In 1996 a member of the community, dissatisfied with the way the court system dispensed justice to two juveniles convicted of vandalizing his house, investigated alternative ways of resolving disputes within communities, becoming familiar with the basic principles of Restorative Justice. He brought his knowledge to the community through a variety of forums within churches, schools, and city organizations.
Several key individuals, including school administrators, corrections staff, judges, and attorneys, responded to using restorative measures. Policies were created for how and when an offense committed in South St. Paul would be handled through Restorative Justice rather than the court system.
South St. Paul Restorative Justice Council was formed to oversee the process. Initially funding through grants established three full-time staff positions within the schools and one part-time position focused on community cases. We currently have two Peace Maker Guides in the elementary schools. The Council has 501(c)(3) status, and is funded by private and public grants and donations.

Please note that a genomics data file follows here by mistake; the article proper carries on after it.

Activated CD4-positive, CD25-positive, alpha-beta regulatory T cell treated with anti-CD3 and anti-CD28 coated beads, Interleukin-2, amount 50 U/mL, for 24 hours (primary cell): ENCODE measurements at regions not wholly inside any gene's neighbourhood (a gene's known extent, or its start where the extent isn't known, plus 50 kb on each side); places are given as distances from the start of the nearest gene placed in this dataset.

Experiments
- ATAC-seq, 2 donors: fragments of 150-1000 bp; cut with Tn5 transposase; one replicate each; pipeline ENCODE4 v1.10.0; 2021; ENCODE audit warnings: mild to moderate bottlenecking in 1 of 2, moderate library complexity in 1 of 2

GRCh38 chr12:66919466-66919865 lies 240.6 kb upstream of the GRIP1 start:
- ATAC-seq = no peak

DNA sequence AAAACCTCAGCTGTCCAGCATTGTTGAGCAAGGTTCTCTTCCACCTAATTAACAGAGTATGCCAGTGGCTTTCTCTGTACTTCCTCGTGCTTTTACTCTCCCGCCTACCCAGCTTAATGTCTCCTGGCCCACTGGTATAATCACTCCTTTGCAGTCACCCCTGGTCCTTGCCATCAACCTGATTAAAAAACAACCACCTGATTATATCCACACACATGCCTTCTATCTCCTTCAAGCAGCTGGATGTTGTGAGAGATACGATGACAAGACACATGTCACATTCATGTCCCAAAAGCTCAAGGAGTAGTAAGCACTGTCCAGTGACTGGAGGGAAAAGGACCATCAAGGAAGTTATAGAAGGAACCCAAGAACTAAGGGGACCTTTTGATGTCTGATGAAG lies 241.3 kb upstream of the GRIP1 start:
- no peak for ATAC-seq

The Case That Started It All
Two juveniles vandalized a house. The damage amounted to $10,000. With the help of the owner, they learned that it was a home, filled with memories, family treasures, hopes and dreams. The “safe place” that we all call “home” had been violated. The owner of the home wanted to know “Why?” and to help the juveniles reconnect to the neighborhood in a healthy way. The traditional court system eventually included the victim in the process. The results were life changing for all involved. The owner of the home gathered others in the community to learn of alternative ways of resolving disputes. The basic principles of Restorative Justice, based on ancient community practices, appealed to the sensibilities of all involved as a practical, effective, and sustainable approach to conflict and crime.